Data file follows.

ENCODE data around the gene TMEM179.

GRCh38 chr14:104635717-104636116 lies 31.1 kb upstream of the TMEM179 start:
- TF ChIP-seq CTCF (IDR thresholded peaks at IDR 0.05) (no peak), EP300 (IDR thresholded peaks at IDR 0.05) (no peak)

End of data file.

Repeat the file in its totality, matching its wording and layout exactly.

ENCODE data around the gene TMEM179.

GRCh38 chr14:104635717-104636116 lies 31.1 kb upstream of the TMEM179 start:
- TF ChIP-seq CTCF (IDR thresholded peaks at IDR 0.05) (no peak), EP300 (IDR thresholded peaks at IDR 0.05) (no peak)